That conversation has stuck around in my head for years and I remembered it once again this week when I read Chen Hui Jing’s post about DevTools for CSS layouts. And especially this bit:
I’m personally convinced that DevTools can be more than just a debugging tool, it can potentially be a source of guidance right in our browsers. And with the way things are going, I think this might be becoming a thing.
Here’s an example of how Chrome teaches us about all the possible options when you select the
display: flex property in CSS:
This and the grid inspector, as shown below in Firefox below…
…reminds me a lot of design tools like Figma or Sketch. Sure, you have to understand what CSS is and what properties are available to you — but! — as Chen shows in this post, there’s a ton of improvements to DevTools that are moving in this territory; letting DevTools become a guide and teacher for us as we build things.
Variable Aspect Ratio Cards
Ana Tudor made an incredible demo here: “Variable Aspect Ratio Card With Conic Gradients Meeting Along the Diagonal.” Wait, what? Okay, let me show you because I think it’s super impressive stuff:
See how those cards have two conic gradients going from each corner and then they meet at the center? If a designer gave me this mockup to create I think I’d change the design a bit or make a background image perhaps, but not Ana. She shows us how she created this effect with only CSS and some help from the
background property. Then Ana made sure that it works when the
aspect-ratio of the card changes, too.
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Like Jamstack, Netlify is coining the term “Distributed Persistent Rendering” (or “DPR” for short). Watch Netlify CEO Matt Biilmann explain how DPR is actually a push toward simplification and leverages ideas as old as the web is, just like Jamstack. Like, instead of re-building an entire site for a simple change, DPR can trigger the build only where it’s needed, and just when someone visits the affected area on the front end.
[Chris]: I find it interesting what the fate of Big Topics in our industry are. Sometimes they become legendary. Responsive design was a buzzword for dang near a decade and change the way web design is done. Design systems (for the web) overlap a bit, but came a bit later, and seem to be headed toward that same fate. Some things end up more like fads that drift way into nothingness only to be reborn decades later. Like… mom jeans.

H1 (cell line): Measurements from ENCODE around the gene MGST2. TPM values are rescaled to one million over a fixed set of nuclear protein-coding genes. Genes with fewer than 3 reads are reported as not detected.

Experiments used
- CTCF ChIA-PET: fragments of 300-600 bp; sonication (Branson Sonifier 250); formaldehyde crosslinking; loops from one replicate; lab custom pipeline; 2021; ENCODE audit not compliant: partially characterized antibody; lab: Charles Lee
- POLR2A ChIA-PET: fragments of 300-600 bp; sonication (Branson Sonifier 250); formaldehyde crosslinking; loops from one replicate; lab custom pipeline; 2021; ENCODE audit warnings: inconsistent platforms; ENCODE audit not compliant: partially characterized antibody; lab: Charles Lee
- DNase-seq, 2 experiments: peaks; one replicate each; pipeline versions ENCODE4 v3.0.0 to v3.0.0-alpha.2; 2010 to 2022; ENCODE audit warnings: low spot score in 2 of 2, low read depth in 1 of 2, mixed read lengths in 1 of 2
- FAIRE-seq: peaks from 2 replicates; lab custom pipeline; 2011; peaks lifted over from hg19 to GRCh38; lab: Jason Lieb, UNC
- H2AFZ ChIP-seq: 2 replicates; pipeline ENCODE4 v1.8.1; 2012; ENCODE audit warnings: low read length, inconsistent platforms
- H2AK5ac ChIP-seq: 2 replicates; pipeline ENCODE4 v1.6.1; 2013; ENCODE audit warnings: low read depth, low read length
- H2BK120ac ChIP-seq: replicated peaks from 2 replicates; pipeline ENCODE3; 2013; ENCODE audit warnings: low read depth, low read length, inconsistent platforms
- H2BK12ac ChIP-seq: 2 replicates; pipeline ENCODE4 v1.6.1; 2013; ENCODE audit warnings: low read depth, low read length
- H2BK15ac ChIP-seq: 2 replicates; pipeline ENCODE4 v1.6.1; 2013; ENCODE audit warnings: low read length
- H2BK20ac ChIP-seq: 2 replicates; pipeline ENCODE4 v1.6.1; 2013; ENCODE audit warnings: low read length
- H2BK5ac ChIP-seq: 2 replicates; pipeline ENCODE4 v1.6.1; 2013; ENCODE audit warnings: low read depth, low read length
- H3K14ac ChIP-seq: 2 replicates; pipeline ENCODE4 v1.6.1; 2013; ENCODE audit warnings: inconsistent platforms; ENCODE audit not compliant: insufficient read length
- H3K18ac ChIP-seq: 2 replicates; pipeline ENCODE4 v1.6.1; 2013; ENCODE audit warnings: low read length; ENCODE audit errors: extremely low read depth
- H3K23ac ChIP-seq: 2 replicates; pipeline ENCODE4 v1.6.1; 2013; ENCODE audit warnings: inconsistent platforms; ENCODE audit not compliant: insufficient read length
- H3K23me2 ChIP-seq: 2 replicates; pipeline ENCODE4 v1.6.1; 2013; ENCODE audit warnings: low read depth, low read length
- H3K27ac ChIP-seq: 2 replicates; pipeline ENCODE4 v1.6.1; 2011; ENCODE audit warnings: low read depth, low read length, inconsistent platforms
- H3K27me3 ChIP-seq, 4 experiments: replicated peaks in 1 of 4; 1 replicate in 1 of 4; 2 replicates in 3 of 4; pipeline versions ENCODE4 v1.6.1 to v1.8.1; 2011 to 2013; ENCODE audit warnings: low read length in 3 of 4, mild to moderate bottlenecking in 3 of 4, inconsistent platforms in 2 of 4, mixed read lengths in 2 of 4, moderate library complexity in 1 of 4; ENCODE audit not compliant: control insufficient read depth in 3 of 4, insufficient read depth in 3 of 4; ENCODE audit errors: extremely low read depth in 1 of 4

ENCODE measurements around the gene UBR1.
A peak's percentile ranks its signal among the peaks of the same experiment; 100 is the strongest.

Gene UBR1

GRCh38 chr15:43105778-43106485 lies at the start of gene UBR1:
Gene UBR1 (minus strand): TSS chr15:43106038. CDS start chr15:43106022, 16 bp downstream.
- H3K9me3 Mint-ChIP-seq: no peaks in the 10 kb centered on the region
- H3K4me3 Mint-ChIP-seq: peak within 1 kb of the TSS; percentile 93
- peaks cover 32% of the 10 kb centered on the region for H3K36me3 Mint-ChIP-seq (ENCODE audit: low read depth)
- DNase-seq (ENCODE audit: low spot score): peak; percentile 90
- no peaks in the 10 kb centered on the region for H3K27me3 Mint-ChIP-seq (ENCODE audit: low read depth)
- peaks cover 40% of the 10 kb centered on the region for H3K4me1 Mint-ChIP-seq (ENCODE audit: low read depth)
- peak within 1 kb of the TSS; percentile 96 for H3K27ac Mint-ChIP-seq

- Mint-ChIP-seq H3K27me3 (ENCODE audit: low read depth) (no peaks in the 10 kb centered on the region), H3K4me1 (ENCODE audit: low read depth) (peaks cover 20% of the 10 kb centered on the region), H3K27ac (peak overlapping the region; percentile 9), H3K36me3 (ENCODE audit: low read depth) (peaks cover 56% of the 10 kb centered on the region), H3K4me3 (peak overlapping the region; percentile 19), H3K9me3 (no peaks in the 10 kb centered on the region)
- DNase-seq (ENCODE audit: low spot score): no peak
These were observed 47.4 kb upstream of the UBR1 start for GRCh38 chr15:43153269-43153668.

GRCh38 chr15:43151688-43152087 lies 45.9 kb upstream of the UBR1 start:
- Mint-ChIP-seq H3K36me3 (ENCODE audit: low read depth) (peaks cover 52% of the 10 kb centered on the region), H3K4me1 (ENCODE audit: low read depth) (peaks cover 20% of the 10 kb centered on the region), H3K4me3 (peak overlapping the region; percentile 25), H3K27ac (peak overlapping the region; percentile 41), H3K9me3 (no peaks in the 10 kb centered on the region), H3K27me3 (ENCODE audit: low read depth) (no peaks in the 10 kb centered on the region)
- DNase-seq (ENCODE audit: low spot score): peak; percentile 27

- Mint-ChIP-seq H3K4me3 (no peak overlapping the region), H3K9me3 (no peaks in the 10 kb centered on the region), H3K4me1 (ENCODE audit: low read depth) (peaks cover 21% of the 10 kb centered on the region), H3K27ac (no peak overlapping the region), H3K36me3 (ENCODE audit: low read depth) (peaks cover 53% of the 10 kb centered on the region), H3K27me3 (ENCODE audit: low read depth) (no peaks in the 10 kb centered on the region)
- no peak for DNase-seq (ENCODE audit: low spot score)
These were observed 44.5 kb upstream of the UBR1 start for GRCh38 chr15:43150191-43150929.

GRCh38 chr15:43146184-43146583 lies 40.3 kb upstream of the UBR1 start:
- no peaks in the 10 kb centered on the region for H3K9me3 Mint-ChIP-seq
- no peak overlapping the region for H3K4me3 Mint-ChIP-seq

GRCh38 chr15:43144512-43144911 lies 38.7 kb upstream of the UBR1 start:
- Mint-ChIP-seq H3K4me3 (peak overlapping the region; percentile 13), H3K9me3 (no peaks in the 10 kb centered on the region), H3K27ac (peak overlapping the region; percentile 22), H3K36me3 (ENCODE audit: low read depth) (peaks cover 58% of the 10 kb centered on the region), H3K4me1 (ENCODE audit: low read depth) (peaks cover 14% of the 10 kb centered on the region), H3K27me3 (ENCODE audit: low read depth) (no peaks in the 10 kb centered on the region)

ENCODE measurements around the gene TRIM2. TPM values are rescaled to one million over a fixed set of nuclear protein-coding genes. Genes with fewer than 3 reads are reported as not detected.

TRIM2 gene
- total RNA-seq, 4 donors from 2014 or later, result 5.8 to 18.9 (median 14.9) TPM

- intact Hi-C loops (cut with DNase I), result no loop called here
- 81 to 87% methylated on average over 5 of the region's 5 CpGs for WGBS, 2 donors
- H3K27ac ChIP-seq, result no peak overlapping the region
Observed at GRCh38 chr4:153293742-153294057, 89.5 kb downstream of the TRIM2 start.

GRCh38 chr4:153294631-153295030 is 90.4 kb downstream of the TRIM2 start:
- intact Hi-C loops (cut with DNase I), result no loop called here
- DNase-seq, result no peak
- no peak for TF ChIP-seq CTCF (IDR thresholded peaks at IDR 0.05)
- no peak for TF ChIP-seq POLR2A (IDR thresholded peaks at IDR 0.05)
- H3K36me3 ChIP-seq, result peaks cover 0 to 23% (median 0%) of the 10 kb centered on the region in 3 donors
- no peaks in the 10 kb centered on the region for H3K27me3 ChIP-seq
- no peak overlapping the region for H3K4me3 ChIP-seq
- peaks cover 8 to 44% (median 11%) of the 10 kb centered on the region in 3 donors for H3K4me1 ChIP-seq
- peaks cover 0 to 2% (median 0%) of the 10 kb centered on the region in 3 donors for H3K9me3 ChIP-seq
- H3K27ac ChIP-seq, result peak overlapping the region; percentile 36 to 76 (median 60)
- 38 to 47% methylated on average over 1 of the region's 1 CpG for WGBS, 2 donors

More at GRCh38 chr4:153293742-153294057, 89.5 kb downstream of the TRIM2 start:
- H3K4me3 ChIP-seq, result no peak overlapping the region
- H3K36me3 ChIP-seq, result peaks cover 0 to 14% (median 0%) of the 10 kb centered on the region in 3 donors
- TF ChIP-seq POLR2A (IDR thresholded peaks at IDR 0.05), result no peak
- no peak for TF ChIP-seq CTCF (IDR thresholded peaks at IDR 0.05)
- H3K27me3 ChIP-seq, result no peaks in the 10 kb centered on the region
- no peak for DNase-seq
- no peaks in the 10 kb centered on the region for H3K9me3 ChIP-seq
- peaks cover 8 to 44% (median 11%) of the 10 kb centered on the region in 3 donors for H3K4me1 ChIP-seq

Is UX one of these things? That seems wild to consider, doesn’t it? Here’s Peter Merholz and Waking up from the dream of UX:
What’s happened by 2021 is that UX is not interesting in and of itself anymore. UX is a given. As Joe Lamantia said in a mailing list I’m on, “it’s furniture.” And the challenges and frustrations people are expressing are largely due to this maturation.
We’re moving from “the dream of UX” to “the reality of UX.”
At the risk of sounding like a dummy, I never understood UX as a profession in and of itself. I get that it is about thinking about (and talking to) real users such that products can be built and refined toward making their experience better. But isn’t that literally everyone’s job? If it isn’t, shouldn’t it be? If you hire someone specifically for UX, isn’t that almost like a weird permission slip for others to care less about it?
Maybe we can promote UX to legendary status where, like responsive design, it is an assumption. Everyone cares about it. Everyone practices it. Everyone takes it seriously from the CEO to the designers to the DevOps people to the support engineers.